On nights when sprint cars fly around the dirt oval at Deming Speedway, one man’s voice can be heard over the roar as he describes the action and informs the crowd.

Kaleb Hart has been the track announcer and results writer at Deming since 2005, when he was referred by one of the track workers at the Skagit Speedway to Deming’s owner, Paul Lemley. Since then, Hart has enjoyed working at the speedway, where many families are seen on race night.

“Deming Speedway runs the fastest, most efficient show I’ve been to,” says Hart. “It maximizes the value of your entertainment dollar. Prices are reasonable, from tickets through food and drink, making it affordable for a family to come to enjoy a night out.”

The Deming Speedway is located in the majestic Mount Baker area, just 20 minutes east of Bellingham in Deming, Washington, along Mt. Baker Hwy. SR 542

Hart began his career in motorsports media when he was just 12 years old at Wenatchee Valley Raceway (now Wenatchee Valley’s Super Oval). The track’s promoter, John Ball, hired him in 1996 and paid him $20 a night to help in the scoring tower.

“My dad, Kelly Hart, announced for him [Ball] then and started teaching me how to work as the announcer by doing time trials once in a while,” Hart says.

Deming Speedway on Race night. Photo courtesy Kaleb Hart

In addition to working events at the Deming Speedway, Hart can be heard at the Skagit Speedway as the head announcer, a job he’s held since 2005. He also hosts Hometrack Heroes, a local motorsports show for Evergreen Speedway, on Sunday nights, which airs on Seattle’s CW television channel.

Away from the Northwest racing scene, Hart also provides the play-by-play for FloRacing’s coverage of the nationally renowned dirt track, Tulsa Shootout, and Chili Bowl Nationals, from late December to early January. On his “off weekends,” Hart can still be heard announcing for freelance gigs; he worked 80 events last year.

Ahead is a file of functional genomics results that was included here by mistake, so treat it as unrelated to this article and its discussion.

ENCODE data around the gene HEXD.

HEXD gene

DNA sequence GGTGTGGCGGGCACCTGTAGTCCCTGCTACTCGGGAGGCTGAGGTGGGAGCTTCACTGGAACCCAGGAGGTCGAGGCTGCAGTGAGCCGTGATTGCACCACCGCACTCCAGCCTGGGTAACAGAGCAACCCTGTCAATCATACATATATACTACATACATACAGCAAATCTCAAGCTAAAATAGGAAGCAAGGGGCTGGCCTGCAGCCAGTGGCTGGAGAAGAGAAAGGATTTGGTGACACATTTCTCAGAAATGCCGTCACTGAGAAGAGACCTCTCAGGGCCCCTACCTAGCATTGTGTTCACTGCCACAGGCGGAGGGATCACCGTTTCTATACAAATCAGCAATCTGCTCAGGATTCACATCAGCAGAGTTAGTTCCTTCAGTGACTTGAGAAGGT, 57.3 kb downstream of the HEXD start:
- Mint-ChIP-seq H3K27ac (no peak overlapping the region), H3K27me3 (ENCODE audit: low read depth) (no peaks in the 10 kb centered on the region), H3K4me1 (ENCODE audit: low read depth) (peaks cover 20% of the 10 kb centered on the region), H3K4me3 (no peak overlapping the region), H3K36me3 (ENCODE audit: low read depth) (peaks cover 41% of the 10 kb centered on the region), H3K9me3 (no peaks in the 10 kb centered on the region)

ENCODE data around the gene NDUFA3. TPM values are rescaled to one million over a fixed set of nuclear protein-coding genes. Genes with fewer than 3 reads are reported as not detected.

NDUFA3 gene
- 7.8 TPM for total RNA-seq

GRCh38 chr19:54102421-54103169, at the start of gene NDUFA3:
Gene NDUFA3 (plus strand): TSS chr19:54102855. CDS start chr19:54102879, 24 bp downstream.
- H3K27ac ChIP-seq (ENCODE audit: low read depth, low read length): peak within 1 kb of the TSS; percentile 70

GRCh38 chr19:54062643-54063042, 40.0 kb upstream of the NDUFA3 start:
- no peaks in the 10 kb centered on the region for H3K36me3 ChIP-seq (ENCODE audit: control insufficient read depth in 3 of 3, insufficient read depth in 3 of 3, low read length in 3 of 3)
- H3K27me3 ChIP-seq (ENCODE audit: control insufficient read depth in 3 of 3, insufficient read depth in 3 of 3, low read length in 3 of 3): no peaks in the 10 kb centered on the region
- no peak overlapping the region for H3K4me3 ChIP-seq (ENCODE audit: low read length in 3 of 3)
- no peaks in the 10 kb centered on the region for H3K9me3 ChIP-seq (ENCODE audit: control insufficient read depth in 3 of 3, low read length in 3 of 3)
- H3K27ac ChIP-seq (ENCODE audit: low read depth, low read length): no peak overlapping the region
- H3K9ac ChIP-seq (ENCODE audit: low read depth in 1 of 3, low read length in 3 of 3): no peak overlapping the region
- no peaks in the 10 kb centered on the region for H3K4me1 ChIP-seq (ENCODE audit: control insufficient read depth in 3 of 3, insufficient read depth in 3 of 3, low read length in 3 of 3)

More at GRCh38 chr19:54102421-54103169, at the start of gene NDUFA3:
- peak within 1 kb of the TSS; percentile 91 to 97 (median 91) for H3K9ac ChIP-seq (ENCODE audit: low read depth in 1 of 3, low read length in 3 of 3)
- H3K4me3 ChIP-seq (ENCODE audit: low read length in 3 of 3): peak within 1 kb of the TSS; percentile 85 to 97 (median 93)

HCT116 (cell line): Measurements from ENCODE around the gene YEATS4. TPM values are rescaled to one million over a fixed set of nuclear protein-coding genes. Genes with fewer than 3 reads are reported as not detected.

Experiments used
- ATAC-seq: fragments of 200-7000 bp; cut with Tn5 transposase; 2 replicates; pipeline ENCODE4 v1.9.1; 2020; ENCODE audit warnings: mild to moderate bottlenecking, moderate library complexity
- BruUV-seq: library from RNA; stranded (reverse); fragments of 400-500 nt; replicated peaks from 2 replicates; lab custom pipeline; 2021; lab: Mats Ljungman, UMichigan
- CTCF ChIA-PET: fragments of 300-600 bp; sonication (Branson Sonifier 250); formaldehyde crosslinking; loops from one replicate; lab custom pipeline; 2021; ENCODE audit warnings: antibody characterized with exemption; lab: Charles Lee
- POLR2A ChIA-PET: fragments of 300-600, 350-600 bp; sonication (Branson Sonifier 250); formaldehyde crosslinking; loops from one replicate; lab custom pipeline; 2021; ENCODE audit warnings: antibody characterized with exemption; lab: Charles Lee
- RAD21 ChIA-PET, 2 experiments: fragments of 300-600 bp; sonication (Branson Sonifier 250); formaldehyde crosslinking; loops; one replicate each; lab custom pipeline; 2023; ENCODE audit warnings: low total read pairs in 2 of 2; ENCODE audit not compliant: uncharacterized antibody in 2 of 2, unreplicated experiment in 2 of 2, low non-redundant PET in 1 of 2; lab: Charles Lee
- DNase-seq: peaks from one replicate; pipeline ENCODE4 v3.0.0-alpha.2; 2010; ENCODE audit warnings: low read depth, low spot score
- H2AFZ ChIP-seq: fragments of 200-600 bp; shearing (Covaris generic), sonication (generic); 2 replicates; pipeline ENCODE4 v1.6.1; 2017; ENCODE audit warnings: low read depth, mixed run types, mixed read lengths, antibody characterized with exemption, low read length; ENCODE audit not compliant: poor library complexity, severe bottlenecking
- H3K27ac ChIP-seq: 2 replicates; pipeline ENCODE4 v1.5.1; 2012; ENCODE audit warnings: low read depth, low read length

Like many broadcasters, Hart’s style has been influenced by others, including his father.

“My dad naturally wore off on me because of proximity,” says Hart, “and he was my only true ‘trainer.'”

Beyond that, Hart makes a concerted effort not to watch other racing broadcasts. “I feel it helps me stay authentic to my craft and not pick from what other guys do,” he says. “Naturally, you’ll catch something watching other sports that you’ll incorporate. But in the racing world, I try to keep what I do isolated from how others work.”

Hart working an event back at the Wenatchee Oval. Photo courtesy Kaleb Hart

Hart’s style can be described as versatile due to the wide array of events and crowds he works for. In doing so, he likes to know his crowds and use what resonates with them and what they respond to. He tries to match his energy with the energy of the crowd.

“It’s the most important thing I’ve found in broadcasting — know your audience,” he says.

Hart’s adaptable skills have led him to broadcast college and high school basketball, high school football, softball, junior hockey, track & field, amateur wrestling, and even goldfish racing.

One day, Hart would love to broadcast a full night of racing for a national touring series — but he’s content where he is.

“For a while, I kept looking at what was next, and it was unfulfilling,” he says. “Then one day, I woke up and realized that 12-year-old me would look at what I do now, broadcasting-wise, and think I had some pretty cool gigs.”

From early April until mid-September, Hart calls the exciting racing action at the Deming Speedway on Friday nights, and then at the Skagit Speedway on Saturdays. Like the experienced drivers whirling around the track throwing dirt in the sky, Hart’s voice has been a fixture on race nights, bringing information and excitement to racing fans in Whatcom County.

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